The marker was laid down early in the short dance with the Shibutanis being the only couple in the top five to hit all six keypoints in the Ravensberger Waltz pattern, couple with all level-four elements. Weaver and Poje missed one keypoint and dropped a level on their first round of the pattern, and only managed a level three for their partial step sequence, putting them on the back foot straightaway. Third US team Madison Hubbell and Zachary Donohue also dropped a keypoint and level in their pattern, but Chock and Bates had the most uncharacteristic performance of all, missing two keypoints (dropping their patterns to level three), dropping to a level three on their partial step sequence and then dropping to a level two on their twizzles.

The Shibutanis were equally superb in the free dance, earning six level four elements, missing only the circular step sequence, which was a level three. Their only major error was that they held one of their lifts for too long, attracting a deduction. Chock and Bates came back strongly in the free dance, earning five level four elements to lift them up to second overall. Hubbell and Donohue also earned six level four elements, but their overall quality was just a little less, and an extended lift dropped them to third in the free dance and fourth overall, while Weaver and Poje had a rough performance, earning only two level four elements, two level threes, two level twos and even a level one lift, dropping them to fourth in the free dance and third overall.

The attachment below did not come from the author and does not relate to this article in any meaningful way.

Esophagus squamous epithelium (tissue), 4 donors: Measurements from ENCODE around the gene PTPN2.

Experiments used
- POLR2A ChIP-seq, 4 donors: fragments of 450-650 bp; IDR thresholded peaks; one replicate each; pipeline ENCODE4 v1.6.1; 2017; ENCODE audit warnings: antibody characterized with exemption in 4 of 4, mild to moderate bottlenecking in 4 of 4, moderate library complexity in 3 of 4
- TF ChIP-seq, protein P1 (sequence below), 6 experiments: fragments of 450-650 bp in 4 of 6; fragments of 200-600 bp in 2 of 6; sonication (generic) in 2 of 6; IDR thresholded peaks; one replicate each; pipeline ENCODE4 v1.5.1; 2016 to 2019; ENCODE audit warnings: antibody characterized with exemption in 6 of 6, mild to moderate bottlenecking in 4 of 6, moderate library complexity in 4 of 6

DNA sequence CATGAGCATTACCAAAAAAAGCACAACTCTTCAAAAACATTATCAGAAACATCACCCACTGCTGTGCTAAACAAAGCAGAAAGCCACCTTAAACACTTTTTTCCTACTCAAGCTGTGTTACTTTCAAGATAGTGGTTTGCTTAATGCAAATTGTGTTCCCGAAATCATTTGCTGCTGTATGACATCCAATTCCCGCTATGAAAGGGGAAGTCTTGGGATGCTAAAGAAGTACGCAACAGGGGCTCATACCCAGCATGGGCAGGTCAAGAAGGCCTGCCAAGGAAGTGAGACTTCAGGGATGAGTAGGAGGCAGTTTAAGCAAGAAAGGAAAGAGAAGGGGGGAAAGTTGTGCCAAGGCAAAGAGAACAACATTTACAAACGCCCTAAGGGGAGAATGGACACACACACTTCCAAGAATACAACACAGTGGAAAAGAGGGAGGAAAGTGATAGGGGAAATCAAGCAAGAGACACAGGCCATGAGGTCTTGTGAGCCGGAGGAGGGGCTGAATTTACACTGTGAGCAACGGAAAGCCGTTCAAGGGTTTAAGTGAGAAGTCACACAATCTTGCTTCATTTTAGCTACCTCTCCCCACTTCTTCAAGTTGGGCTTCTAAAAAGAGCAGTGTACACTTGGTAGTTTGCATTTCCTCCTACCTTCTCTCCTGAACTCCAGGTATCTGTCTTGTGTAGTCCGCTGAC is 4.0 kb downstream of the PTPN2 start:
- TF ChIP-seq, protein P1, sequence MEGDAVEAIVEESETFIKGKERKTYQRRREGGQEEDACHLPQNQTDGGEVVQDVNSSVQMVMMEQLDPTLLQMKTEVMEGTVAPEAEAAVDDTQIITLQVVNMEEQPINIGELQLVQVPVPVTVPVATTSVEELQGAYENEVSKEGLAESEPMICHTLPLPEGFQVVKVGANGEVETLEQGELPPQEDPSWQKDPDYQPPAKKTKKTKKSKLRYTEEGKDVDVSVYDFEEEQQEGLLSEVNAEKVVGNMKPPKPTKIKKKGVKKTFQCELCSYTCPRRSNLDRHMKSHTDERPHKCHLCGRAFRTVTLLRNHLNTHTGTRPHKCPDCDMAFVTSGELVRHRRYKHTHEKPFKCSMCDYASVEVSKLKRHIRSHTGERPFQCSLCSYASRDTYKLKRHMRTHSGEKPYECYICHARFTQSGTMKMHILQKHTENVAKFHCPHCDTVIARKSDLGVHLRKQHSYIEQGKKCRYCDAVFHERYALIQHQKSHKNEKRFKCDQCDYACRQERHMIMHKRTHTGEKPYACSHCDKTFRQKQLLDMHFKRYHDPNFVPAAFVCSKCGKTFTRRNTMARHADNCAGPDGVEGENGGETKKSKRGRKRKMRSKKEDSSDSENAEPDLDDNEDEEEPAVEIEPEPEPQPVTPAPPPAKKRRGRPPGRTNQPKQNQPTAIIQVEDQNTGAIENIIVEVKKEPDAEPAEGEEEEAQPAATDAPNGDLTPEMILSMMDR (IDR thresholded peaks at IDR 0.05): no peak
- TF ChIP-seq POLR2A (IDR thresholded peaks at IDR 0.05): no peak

Team Australia

Unlike in the other disciplines, going from Junior to Senior in ice dance isn't a simple matter of tacking on thirty extra seconds and an extra element on the free skate. The compulsory dance patterns in the short dance are completely different between Junior and Senior, as are the permitted elements in the free dance. So with that in mind, Matilda Friend and William Badaoui were facing a daunting and ambitious challenge.

It was one they carried off well, dancing with charm and poise, holding themselves together and joyfully showing the world the potential they have as a team to watch in the future. Sure, they may not have scored highly here, but they certainly earned plenty of respect by taking on the challenge fearlessly and sportingly, and they did a fine job of representing our country.


Highlights of the Four Continents Championship including performances by Team Australia will be aired on SBS on Saturday, February 28, at 2pm.

SBS also had some exciting news during the Championship - LIVE COVERAGE FROM WORLDS! More info coming soon!